Background Treatment advances have been made in non-small cell lung cancer (NSCLC) with the development and approval of programmed death (PD)-1 and PD-ligand 1 (PD-L1) inhibitors. PD-1 and PD-L1 inhibitors may be used as monotherapies or in combination with other agents and have been shown to improve NSCLC patient outcomes in clinical trials. We conducted a systematic search to compare the efficacy and safety of PD-1/PD-L1 inhibitors in the treatment of NSCLC.
Methods A systematic literature search of PubMed was conducted to identify phase III clinical trials in which the efficacy of PD-1/PD-L1 inhibitors in the treatment of NSCLC was evaluated. PD-1 inhibitors included nivolumab and pembrolizumab; PD-L1 inhibitors included atezolizumab, avelumab, and durvalumab. Patient characteristics and efficacy data were extracted.
Results Sixteen phase III clinical trials were identified (nivolumab=4; pembrolizumab=5; atezolizumab=5; avelumab=1; durvalumab=1). Across the 3 nivolumab monotherapy trials (n=638; median ages: 61–63 years), median progression-free survival (PFS) ranged 2.3–4.2 months; response rates ranged 19%-26%; grade 3/4 adverse events occurred in 7%-18% of patients. Nivolumab in combination with iplimumab (n=583; median age: 64 years) had a median PFS of 5.1 months and response rate of 33%; grade 3/4 adverse events occurred in 33% of patients. Across the 3 pembrolizumab monotherapy trials (n=1,481; median ages: 63–64 years), median PFS ranged 3.9–10.3 months; response rates ranged 18%-45%; grade ≥3 adverse events occurred in 13%-27% of patients. In the 2 pembrolizumab combination therapy trials (n=688; median ages: 65 years), median PFS ranged 6.4–8.8 months; response rates ranged 48%-58%; grade ≥3 adverse events occurred in 67%-70% of patients. In the 4 atezolizumab combination therapy trials (n=1,486; median ages: 63–64 years), median PFS ranged 6.3–8.3 months; response rates ranged 47%-63.5%; grade 3/4 adverse events occurred in 54%-73% of patients. In the 3 monotherapy trials of atezolizumab (n=613; median age: 63 years), avelumab (n=396; median age: 64 years), and durvalumab (n=476; median age: 64 years), the median months of PFS were 2.7, 2.8, and 17.2, respectively; response rates were 14%, 15%, and 30%, respectively; grade ≥3 adverse events occurred in 15%, 10%, and 30.5% of patients, respectively.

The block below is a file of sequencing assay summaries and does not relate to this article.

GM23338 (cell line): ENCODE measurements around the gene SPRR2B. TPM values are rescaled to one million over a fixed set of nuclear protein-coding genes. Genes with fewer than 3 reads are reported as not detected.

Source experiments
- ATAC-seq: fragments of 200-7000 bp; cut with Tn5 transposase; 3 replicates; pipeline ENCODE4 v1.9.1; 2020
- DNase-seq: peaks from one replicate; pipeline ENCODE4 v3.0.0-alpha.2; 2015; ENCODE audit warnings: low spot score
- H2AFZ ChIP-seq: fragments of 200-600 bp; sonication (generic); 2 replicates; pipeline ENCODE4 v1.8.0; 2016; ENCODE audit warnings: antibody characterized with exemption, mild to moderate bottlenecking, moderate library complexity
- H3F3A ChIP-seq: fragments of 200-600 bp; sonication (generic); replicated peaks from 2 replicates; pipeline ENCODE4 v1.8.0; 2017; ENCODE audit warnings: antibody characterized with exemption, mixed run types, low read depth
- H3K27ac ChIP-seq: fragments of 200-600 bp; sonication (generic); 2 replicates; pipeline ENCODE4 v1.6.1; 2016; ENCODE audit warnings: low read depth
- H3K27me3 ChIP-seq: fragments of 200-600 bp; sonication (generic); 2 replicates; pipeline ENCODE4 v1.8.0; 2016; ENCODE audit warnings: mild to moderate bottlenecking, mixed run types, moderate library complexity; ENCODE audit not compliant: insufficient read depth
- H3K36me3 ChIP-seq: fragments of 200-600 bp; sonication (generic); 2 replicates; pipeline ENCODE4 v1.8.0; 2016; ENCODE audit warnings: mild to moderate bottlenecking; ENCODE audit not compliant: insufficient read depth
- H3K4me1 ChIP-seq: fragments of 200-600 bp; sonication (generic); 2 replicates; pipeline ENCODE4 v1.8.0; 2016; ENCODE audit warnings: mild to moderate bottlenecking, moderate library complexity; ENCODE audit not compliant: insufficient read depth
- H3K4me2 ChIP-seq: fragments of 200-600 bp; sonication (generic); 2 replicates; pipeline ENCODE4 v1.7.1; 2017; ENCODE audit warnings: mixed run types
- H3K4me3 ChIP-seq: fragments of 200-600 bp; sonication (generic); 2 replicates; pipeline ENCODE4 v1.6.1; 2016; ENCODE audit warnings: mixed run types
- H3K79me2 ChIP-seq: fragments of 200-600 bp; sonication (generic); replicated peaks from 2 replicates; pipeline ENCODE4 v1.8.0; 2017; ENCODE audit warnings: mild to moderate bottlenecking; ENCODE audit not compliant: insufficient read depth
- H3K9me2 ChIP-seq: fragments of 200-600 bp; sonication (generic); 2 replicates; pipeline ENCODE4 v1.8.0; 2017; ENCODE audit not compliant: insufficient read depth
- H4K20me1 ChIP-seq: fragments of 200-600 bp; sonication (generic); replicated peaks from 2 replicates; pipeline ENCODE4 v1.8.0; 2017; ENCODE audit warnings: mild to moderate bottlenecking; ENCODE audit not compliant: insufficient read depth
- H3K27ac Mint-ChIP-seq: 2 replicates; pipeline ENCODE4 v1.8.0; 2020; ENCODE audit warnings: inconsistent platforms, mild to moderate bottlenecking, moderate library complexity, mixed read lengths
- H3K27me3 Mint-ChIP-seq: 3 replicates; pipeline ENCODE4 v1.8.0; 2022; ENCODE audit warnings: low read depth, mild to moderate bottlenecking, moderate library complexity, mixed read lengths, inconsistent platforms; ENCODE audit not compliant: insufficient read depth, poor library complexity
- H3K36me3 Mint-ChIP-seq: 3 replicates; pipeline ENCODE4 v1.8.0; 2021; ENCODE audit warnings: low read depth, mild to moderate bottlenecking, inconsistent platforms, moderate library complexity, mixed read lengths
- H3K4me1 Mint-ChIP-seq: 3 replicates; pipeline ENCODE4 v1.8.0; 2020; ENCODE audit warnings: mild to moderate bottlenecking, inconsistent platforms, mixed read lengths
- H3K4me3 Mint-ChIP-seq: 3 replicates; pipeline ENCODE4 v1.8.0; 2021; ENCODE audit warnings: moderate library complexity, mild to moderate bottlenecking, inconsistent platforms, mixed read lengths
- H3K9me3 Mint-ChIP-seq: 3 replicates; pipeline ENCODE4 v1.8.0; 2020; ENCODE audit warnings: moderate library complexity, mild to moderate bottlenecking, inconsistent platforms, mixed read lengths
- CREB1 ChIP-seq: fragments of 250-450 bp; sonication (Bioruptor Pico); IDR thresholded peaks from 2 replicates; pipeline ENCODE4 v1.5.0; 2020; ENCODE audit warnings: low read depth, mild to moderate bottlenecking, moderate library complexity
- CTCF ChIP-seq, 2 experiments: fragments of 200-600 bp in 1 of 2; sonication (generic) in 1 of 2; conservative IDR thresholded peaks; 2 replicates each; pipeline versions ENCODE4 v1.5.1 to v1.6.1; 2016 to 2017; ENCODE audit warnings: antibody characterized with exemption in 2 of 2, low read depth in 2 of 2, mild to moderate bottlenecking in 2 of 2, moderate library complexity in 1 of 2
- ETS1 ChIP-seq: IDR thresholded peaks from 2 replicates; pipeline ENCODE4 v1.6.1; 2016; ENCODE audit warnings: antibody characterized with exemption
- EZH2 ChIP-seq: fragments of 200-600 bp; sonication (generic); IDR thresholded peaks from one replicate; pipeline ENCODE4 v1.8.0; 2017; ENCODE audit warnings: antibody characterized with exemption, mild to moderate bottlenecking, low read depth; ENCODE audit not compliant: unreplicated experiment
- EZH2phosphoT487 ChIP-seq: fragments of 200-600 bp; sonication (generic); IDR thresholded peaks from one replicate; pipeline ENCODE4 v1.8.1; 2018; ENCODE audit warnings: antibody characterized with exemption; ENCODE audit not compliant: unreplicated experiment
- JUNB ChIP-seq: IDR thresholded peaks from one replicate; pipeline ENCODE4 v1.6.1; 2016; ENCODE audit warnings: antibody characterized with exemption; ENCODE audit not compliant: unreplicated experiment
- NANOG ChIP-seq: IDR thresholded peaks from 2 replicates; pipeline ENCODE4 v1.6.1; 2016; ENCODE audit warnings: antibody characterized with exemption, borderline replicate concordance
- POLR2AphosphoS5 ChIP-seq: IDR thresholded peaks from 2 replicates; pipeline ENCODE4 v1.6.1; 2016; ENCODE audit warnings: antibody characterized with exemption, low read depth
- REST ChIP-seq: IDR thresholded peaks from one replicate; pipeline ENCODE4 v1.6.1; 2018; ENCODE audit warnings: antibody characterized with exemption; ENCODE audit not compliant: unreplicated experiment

Conclusions Although treatment responses varied, most of the evaluated PD-1/PD-L1 inhibitors were associated with a clinical benefit for NSCLC trial patients. Generally, treatment efficacy was greater with combination therapies, but adverse events occurred more frequently. Innovations in the targeting/personalization of PD-1/PD-L1 combination therapies will likely lead to improved NSCLC patient outcomes and further research is needed in this regard.
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